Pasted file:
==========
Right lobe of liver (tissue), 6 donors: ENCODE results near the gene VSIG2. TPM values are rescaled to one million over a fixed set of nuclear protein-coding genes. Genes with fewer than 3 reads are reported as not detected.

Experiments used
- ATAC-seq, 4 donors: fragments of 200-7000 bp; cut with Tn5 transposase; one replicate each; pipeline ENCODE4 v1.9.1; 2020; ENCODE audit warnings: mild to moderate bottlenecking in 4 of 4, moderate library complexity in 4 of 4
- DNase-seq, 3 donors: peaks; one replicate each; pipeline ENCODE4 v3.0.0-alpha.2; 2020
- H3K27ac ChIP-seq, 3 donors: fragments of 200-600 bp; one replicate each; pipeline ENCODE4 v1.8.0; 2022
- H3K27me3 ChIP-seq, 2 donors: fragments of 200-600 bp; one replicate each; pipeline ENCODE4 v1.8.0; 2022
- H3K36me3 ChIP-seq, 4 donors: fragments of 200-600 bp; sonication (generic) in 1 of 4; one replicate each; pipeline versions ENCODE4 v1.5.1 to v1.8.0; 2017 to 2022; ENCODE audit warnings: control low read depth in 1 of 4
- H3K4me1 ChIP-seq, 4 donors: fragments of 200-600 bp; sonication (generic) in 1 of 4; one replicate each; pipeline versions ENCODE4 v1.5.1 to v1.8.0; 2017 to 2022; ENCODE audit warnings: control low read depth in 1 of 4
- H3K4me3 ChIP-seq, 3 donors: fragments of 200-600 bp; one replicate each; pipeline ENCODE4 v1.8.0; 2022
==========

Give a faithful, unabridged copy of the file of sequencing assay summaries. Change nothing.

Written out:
Right lobe of liver (tissue), 6 donors: ENCODE results near the gene VSIG2. TPM values are rescaled to one million over a fixed set of nuclear protein-coding genes. Genes with fewer than 3 reads are reported as not detected.

Experiments used
- ATAC-seq, 4 donors: fragments of 200-7000 bp; cut with Tn5 transposase; one replicate each; pipeline ENCODE4 v1.9.1; 2020; ENCODE audit warnings: mild to moderate bottlenecking in 4 of 4, moderate library complexity in 4 of 4
- DNase-seq, 3 donors: peaks; one replicate each; pipeline ENCODE4 v3.0.0-alpha.2; 2020
- H3K27ac ChIP-seq, 3 donors: fragments of 200-600 bp; one replicate each; pipeline ENCODE4 v1.8.0; 2022
- H3K27me3 ChIP-seq, 2 donors: fragments of 200-600 bp; one replicate each; pipeline ENCODE4 v1.8.0; 2022
- H3K36me3 ChIP-seq, 4 donors: fragments of 200-600 bp; sonication (generic) in 1 of 4; one replicate each; pipeline versions ENCODE4 v1.5.1 to v1.8.0; 2017 to 2022; ENCODE audit warnings: control low read depth in 1 of 4
- H3K4me1 ChIP-seq, 4 donors: fragments of 200-600 bp; sonication (generic) in 1 of 4; one replicate each; pipeline versions ENCODE4 v1.5.1 to v1.8.0; 2017 to 2022; ENCODE audit warnings: control low read depth in 1 of 4
- H3K4me3 ChIP-seq, 3 donors: fragments of 200-600 bp; one replicate each; pipeline ENCODE4 v1.8.0; 2022